Corn futures bounced from early Thursday losses. The early-morning CONAB data concerning Brazilian corn production seemed to exert little impact upon prices. The weekly Export Sales report stated last week's U.S. corn sales well below expectations, thereby triggering active Chicago sales. However, the market rebounded strongly as the morning passed. July corn had climbed 2.0 cents to $5.16/bushel by late Thursday morning, while December rose 1.25 cents to $5.1075.
Export news boosted the soy complex Thursday. Soybean and product prices proved firm this morning despite a modest increase in CONAB's latest estimate for Brazilian production; pre-report estimates were generally higher. The weekly Export Sales report looked supportive, but the real driver of today's early gains was a daily USDA report of 140,000 tonnes to an unknown destination. That suggests export demand remains viable. July soybeans jumped 21.0 cents to $14.6725/bushel around midsession Thursday, while July soyoil advanced 0.26 cents to 41.09 cents/pound, and July soymeal surged $6.9 to $481.8/ton.
Diminished Black Sea tensions may be undercutting the wheat markets. Talk that Russian forces had pulled back from its Ukraine border yesterday afternoon has seemingly reduced tensions in the Black Sea region. Bullish profit-taking ahead of tomorrow's WASDE report has probably come into the markets as well. July CBOT wheat futures sagged 2.25 cents to $7.355/bushel in late Thursday morning action, while July KCBT wheat futures dipped 0.5 cent to $8.41, and July MWE futures stumbled 1.75 to $8.0475.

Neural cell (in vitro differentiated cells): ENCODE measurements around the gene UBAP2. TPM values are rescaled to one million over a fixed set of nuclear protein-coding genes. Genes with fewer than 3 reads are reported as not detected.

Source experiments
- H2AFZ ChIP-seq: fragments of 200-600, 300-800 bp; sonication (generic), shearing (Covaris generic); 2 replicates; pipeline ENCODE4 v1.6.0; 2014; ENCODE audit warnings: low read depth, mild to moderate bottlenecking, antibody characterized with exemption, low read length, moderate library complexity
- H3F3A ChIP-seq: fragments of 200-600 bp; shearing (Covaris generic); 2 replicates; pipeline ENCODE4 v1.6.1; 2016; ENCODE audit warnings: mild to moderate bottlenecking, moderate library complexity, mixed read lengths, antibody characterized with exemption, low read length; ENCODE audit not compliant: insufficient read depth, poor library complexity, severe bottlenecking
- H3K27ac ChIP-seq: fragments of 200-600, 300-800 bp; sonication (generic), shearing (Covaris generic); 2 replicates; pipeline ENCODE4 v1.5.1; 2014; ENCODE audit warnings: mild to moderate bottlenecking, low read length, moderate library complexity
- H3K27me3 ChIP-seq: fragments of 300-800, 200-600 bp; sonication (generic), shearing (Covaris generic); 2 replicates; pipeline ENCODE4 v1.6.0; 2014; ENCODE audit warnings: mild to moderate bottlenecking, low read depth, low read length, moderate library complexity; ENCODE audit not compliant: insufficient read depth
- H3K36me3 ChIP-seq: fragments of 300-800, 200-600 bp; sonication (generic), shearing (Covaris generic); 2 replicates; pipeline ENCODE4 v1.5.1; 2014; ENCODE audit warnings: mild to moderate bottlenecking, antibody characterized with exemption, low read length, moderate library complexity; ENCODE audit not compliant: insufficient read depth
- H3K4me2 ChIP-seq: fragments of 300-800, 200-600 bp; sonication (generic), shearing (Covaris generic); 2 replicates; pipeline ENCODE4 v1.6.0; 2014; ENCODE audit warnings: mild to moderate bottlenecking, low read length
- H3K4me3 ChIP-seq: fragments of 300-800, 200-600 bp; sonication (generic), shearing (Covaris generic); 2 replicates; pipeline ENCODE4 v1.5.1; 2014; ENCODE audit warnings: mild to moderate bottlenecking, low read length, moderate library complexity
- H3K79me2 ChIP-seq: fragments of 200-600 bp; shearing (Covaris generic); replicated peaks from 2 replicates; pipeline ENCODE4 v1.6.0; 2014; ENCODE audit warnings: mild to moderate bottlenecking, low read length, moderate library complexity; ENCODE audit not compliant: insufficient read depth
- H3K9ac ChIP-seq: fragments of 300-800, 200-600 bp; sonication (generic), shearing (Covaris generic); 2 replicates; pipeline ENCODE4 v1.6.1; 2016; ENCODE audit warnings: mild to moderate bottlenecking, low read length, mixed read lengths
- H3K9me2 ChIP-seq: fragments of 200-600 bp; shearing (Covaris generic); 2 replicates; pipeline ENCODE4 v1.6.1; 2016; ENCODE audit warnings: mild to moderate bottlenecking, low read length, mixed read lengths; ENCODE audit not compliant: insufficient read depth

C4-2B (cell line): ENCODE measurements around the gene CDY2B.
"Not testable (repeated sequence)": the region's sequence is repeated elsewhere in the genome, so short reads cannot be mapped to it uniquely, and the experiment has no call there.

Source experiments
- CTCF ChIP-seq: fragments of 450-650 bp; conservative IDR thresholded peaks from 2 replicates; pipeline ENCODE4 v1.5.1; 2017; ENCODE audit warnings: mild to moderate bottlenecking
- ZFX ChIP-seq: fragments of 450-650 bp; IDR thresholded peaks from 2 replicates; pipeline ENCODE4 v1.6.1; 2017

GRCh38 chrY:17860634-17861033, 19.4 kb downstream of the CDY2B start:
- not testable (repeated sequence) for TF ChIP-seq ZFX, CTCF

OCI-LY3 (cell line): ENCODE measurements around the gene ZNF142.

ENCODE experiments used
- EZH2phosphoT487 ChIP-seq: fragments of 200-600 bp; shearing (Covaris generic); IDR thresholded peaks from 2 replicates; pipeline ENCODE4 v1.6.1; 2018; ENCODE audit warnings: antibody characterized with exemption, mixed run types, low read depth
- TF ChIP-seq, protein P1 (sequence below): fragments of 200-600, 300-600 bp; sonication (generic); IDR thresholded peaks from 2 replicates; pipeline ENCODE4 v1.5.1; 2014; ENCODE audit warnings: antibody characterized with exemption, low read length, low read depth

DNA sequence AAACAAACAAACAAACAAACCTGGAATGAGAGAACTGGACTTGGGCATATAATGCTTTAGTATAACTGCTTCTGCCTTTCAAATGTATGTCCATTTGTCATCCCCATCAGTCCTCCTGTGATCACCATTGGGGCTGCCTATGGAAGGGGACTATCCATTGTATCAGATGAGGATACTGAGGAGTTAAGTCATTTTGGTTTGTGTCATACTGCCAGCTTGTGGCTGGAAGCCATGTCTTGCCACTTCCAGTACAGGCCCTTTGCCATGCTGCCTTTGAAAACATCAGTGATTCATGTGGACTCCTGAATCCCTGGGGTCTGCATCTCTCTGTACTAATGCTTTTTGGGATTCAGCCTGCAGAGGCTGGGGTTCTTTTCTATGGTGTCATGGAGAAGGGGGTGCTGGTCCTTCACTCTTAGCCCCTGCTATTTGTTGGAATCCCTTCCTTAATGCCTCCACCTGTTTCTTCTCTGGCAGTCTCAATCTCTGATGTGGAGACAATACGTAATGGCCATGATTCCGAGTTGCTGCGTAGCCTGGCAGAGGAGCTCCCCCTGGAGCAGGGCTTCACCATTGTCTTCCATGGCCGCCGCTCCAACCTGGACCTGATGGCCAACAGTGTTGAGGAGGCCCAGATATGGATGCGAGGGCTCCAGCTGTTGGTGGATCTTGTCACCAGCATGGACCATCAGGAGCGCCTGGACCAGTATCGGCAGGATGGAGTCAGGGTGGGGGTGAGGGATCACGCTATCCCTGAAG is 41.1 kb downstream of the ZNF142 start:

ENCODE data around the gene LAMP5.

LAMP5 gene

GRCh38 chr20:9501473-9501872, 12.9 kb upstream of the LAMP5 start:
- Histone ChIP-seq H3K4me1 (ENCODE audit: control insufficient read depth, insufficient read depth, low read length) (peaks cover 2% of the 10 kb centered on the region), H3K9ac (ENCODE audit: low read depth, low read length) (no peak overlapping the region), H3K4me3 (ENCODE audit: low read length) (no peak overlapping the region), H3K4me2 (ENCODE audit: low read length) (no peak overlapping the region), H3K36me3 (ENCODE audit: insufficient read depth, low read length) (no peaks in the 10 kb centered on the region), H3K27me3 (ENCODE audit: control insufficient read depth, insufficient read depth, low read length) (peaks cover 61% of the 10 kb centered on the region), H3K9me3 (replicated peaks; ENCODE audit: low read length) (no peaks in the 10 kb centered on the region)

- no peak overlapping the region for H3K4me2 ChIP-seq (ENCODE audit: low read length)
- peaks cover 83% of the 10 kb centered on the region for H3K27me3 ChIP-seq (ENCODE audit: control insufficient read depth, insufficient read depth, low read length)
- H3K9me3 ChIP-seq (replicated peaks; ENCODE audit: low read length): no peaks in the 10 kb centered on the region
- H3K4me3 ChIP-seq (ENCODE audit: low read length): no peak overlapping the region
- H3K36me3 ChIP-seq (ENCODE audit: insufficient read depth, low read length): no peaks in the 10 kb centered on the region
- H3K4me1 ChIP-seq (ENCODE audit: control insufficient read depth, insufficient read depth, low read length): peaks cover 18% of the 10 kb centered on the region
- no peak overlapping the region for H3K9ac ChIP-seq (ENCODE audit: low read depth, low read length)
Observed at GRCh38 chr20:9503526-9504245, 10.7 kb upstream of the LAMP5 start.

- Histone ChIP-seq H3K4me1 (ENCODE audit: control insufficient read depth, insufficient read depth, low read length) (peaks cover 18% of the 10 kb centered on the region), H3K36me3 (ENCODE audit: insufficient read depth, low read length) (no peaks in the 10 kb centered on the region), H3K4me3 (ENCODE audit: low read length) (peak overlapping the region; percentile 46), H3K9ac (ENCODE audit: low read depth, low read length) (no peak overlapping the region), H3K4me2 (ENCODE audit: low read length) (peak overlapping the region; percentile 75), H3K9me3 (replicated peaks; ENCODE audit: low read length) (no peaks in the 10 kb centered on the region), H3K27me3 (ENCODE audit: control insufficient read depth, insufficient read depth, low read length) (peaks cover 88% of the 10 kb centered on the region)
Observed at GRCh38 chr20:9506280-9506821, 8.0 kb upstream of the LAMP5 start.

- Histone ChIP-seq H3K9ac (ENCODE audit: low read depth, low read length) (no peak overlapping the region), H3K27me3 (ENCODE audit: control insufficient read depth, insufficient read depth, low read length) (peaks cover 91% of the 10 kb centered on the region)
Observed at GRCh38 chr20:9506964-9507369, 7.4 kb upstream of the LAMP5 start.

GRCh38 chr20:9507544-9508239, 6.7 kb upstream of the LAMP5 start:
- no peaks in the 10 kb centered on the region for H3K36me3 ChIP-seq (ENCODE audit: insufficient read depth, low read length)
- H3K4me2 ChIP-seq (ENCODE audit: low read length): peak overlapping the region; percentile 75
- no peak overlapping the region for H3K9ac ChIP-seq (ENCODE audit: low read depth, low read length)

Talk of cash firmness may be supporting cattle futures. As usual, cash cattle trading has been at a standstill so far this week. Bears might easily assume weak beef quotes will force feedlot managers to lower their asking prices accordingly, but the fact that they have held the line so far suggests the country markets won't be as weak as packers hope. That would explain today's early CME firmness. June cattle edged up 0.30 cents to 137.87 cents/pound just before lunchtime Thursday, while December stalled at 144.20. Meanwhile, August feeder cattle slumped 0.47 cents to 190.20 cents/pound, and October lost 0.77 cents to 190.75.
Cash and wholesale slippage continue weighing on CME hogs. The hog and pork complex has remained relatively weak after pork values plummeted Tuesday. Bulls have to worry that prices will continue declining from record highs during May, thereby contradicting the traditional spring rally. June hog futures fell 1.10 cents to 120.07 cents/pound late Thursday morning, while December dropped 0.97 cents to 93.82.
Cotton rallied on weekly export news Thursday morning. The weekly USDA Export Sales report stated last week's cotton total, at 63,800 bales, far above the week-prior result; it topped the four-week average by 11%. That news almost surely sparked today's early advance, whereas the crop outlook probably supported new crop prices. July cotton rallied 1.08 cents lower at 93.63 cents/pound shortly before midday Thursday, while December cotton rose 0.27 to 84.18.